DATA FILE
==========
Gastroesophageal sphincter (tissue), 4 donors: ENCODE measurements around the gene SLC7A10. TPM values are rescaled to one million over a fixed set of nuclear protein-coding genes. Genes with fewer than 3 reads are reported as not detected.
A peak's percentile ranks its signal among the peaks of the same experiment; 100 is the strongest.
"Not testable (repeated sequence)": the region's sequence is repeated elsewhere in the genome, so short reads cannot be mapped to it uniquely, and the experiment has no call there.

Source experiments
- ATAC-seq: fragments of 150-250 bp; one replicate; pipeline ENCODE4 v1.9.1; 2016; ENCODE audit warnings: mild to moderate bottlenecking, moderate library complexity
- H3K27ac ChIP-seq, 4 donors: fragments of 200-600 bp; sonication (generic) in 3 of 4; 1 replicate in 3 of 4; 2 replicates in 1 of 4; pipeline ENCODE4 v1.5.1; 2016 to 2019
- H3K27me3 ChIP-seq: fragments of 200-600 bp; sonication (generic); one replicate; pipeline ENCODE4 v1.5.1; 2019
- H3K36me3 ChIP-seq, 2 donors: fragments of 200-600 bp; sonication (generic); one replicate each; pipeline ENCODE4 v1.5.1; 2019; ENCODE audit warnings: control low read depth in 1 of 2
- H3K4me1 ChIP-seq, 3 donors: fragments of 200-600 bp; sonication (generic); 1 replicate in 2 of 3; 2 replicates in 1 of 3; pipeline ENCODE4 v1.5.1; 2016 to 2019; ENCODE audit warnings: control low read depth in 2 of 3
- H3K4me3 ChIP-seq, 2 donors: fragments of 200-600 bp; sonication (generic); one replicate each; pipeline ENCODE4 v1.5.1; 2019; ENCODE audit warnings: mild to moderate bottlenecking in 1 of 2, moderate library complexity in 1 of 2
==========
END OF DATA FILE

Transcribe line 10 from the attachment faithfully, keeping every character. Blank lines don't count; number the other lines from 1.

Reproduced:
- H3K4me3 ChIP-seq, 2 donors: fragments of 200-600 bp; sonication (generic); one replicate each; pipeline ENCODE4 v1.5.1; 2019; ENCODE audit warnings: mild to moderate bottlenecking in 1 of 2, moderate library complexity in 1 of 2